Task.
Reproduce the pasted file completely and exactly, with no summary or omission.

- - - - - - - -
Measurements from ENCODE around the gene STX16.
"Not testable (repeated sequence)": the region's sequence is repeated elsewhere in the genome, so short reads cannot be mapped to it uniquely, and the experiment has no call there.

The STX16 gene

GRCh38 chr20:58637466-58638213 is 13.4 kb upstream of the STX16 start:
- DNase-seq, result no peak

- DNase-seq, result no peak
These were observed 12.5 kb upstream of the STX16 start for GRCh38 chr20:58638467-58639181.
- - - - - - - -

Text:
Measurements from ENCODE around the gene STX16.
"Not testable (repeated sequence)": the region's sequence is repeated elsewhere in the genome, so short reads cannot be mapped to it uniquely, and the experiment has no call there.

The STX16 gene

GRCh38 chr20:58637466-58638213 is 13.4 kb upstream of the STX16 start:
- DNase-seq, result no peak

- DNase-seq, result no peak
These were observed 12.5 kb upstream of the STX16 start for GRCh38 chr20:58638467-58639181.